This past week, I was invited to Dr. Kevin Uhalde‘s HIST 1222: “Medieval History in Film & Literature” (Spring 2018) class to talk about and show (high) fantasy live-action role-playing games, in particular my game Archaea. Like my visit to Dr. Dorothy Kim’s “Medieval Play” course at Vassar College last year, this opportunity came about because Dr. Uhalde discovered my interests in gaming, fantasy, LARPing, and teaching through play. On Wednesday, April 4, I spoke about Archaea, how I got into live-action role-playing games (and my initial reticence), the different attitudes culturally (particularly in the US) toward fantasy versus science fiction, and why I created Archaea in the first place. The students had watched the documentary Darkon (2006) and read Le Guin’s essay “Why Are Americans Afraid of Dragons?” and Fine’s “Introduction” to Shared Fantasy and Worley’s article “Vikings Were Not Nazis.” These were some of the framing questions for the discussion:
- To what extent does fantasy (including role play) depend upon historical accuracy and realism?
- In what ways does fantasy (including role play) depart from historical accuracy and realism?
- How might fantasy improve the understanding of history?
- In what ways can medieval fantasy be used or abused?
Then on Monday, April 9, I had all of the students meet me on a small grassy area on campus–literally a flat, open, empty rectangle of grass sandwiched between a few campus buildings and a restaurant–to introduce them to actually playing Archaea. Here the pedagogy of play, the pedagogy of LARPing manifests itself in action, in the ways students engage not only the rules (albeit simplified) but also the social setting, the space, the spectators. There was not enough time to have them generate characters and get costumed up (though one young man decided to come dressed as a “Spartan” in forty-degree weather), so I just introduced them to the gear, to combat, and to a very basic adventure. We started with a couple of two team battles to get them warmed up. Then I split the group of about thirty students into an player characters and non-player characters. I gave them very basic roles: fighter, rogue, mage, healer. Then sent them on a short adventure with the premise that the player characters were told to investigate and deal with a group of “darklings” (the fraught, in-game term for demi-humanoids a la kobolds, goblins, orcs in other games). Part of the adventure was to have players think about the term “darkling,” to think about race in fantasy worlds, and to think about the role of and mechanics of fighting, diplomacy, and narrative. Interestingly (though not surprising), by the end of the class, the player character party had split into gendered camps with most of the men wanting to solve the situation through combat and with the women either abstaining entirely or wanting diplomacy.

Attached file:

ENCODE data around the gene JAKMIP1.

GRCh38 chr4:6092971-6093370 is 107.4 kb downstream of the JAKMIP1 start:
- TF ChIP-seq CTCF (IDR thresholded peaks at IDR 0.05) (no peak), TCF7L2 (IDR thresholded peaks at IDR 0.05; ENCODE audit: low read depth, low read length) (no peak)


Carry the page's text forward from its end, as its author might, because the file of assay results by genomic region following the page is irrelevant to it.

I think the students got into it by the end even as we attracted onlookers. (Hopefully, some of them will enroll in my Critical Approaches to Fantasy class in the fall.) Again, getting into the swing of things (pardon the pun) does require you give up some of the fear, worry, insecurity about play. That is something I am thinking about more and more, particularly via ideas of transfer and confidence-building in classrooms. (Unfortunately, we could not coax Dr. Uhalde into playing. Perhaps next time!)
I had a great time, and I hope I piqued some curiosity, interest, and reflection on the part of the HIST 1222 students. The demonstration reminded me of how much I enjoy playing and miss running Archaea. It was an honor to introduce most of these students to LARP, to get them to experience it first hand. Thank you to Dr. Uhalde and to the class for inviting and welcoming me.
Here are a few photos (taken by myself and Dr. Uhalde) and videos (taken by Dr. Uhalde) taken during the “workshop” session:
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